Federal Reserve Bank of Chicago
Working Paper Series
Just What the Nurse Practitioner Ordered: Independent Prescriptive Authority and Population Mental Health
We examine whether relaxing occupational licensing to allow nurse practitioners (NPs)—registered nurses with advanced degrees—to prescribe medication without physician oversight is associated with improved population mental health. Exploiting time-series variation in independent prescriptive authority for NPs from 1990–2014, we find that broadening prescriptive authority is associated with improvements in self-reported mental health and decreases in mental-health-related mortality, including suicides. These improvements are concentrated in areas underserved by psychiatrists and among populations traditionally underserved by mental health providers. Our results demonstrate that extending prescriptive authority to NPs can help mitigate physician shortages and extend care to disadvantaged populations.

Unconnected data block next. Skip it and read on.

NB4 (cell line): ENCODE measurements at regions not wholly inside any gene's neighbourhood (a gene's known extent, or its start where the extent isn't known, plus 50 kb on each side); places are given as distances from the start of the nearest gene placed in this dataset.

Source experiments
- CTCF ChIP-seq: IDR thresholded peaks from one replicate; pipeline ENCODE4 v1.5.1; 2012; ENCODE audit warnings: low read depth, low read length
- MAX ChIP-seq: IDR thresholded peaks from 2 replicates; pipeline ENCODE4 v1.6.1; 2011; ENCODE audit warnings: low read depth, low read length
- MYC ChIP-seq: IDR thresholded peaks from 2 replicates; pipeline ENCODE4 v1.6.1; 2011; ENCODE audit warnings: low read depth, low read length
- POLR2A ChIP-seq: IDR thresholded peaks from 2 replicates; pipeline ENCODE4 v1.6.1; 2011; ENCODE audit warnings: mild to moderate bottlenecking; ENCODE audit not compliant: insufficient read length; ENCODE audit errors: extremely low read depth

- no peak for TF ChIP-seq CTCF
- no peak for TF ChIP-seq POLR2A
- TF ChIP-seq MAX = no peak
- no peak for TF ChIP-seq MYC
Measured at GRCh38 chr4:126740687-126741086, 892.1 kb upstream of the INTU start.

Cite this item
Diane Alexander & Molly Schnell, Just What the Nurse Practitioner Ordered: Independent Prescriptive Authority and Population Mental Health, Federal Reserve Bank of Chicago, Working Paper Series WP-2017-8, 20 Dec 2016.
- I12 - Health, Education, and Welfare - - Health - - - Health Behavior
- I13 - Health, Education, and Welfare - - Health - - - Health Insurance, Public and Private
- I14 - Health, Education, and Welfare - - Health - - - Health and Inequality
Keywords: C-sections; Disability insurance; Medically underserved areas; Mental health; Nurse practitioner; Population
This item with handle RePEc:fip:fedhwp:wp-2017-08
is also listed on EconPapers
For corrections, contact Bernie Flores ()